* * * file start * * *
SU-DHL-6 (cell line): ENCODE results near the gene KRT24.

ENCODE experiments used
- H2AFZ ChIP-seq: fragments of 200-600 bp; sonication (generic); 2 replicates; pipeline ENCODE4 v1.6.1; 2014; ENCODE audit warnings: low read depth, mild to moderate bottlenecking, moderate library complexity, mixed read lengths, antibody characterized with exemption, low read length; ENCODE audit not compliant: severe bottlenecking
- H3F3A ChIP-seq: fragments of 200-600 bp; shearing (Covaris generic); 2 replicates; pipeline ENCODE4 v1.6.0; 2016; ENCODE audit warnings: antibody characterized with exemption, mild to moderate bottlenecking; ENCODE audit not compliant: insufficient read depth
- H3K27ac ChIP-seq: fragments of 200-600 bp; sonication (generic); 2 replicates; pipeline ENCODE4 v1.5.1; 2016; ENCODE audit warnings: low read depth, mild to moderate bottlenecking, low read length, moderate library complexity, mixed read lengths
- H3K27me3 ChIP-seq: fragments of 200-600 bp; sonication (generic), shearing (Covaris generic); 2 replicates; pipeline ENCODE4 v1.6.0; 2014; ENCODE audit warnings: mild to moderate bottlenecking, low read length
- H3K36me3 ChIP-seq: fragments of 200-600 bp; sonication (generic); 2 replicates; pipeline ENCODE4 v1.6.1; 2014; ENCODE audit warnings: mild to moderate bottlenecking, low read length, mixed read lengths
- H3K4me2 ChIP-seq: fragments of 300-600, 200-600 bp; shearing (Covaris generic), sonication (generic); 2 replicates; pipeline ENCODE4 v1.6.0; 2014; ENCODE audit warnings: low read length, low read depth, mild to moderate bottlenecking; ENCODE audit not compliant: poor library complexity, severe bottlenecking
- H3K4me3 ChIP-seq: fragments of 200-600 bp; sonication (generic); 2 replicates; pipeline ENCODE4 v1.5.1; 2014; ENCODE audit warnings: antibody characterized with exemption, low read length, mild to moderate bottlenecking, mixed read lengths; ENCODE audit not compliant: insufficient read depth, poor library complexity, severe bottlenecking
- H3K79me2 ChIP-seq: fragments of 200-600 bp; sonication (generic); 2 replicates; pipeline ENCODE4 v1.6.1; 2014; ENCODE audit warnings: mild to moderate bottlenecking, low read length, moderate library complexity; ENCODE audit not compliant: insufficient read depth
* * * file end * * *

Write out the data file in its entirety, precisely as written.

SU-DHL-6 (cell line): ENCODE results near the gene KRT24.

ENCODE experiments used
- H2AFZ ChIP-seq: fragments of 200-600 bp; sonication (generic); 2 replicates; pipeline ENCODE4 v1.6.1; 2014; ENCODE audit warnings: low read depth, mild to moderate bottlenecking, moderate library complexity, mixed read lengths, antibody characterized with exemption, low read length; ENCODE audit not compliant: severe bottlenecking
- H3F3A ChIP-seq: fragments of 200-600 bp; shearing (Covaris generic); 2 replicates; pipeline ENCODE4 v1.6.0; 2016; ENCODE audit warnings: antibody characterized with exemption, mild to moderate bottlenecking; ENCODE audit not compliant: insufficient read depth
- H3K27ac ChIP-seq: fragments of 200-600 bp; sonication (generic); 2 replicates; pipeline ENCODE4 v1.5.1; 2016; ENCODE audit warnings: low read depth, mild to moderate bottlenecking, low read length, moderate library complexity, mixed read lengths
- H3K27me3 ChIP-seq: fragments of 200-600 bp; sonication (generic), shearing (Covaris generic); 2 replicates; pipeline ENCODE4 v1.6.0; 2014; ENCODE audit warnings: mild to moderate bottlenecking, low read length
- H3K36me3 ChIP-seq: fragments of 200-600 bp; sonication (generic); 2 replicates; pipeline ENCODE4 v1.6.1; 2014; ENCODE audit warnings: mild to moderate bottlenecking, low read length, mixed read lengths
- H3K4me2 ChIP-seq: fragments of 300-600, 200-600 bp; shearing (Covaris generic), sonication (generic); 2 replicates; pipeline ENCODE4 v1.6.0; 2014; ENCODE audit warnings: low read length, low read depth, mild to moderate bottlenecking; ENCODE audit not compliant: poor library complexity, severe bottlenecking
- H3K4me3 ChIP-seq: fragments of 200-600 bp; sonication (generic); 2 replicates; pipeline ENCODE4 v1.5.1; 2014; ENCODE audit warnings: antibody characterized with exemption, low read length, mild to moderate bottlenecking, mixed read lengths; ENCODE audit not compliant: insufficient read depth, poor library complexity, severe bottlenecking
- H3K79me2 ChIP-seq: fragments of 200-600 bp; sonication (generic); 2 replicates; pipeline ENCODE4 v1.6.1; 2014; ENCODE audit warnings: mild to moderate bottlenecking, low read length, moderate library complexity; ENCODE audit not compliant: insufficient read depth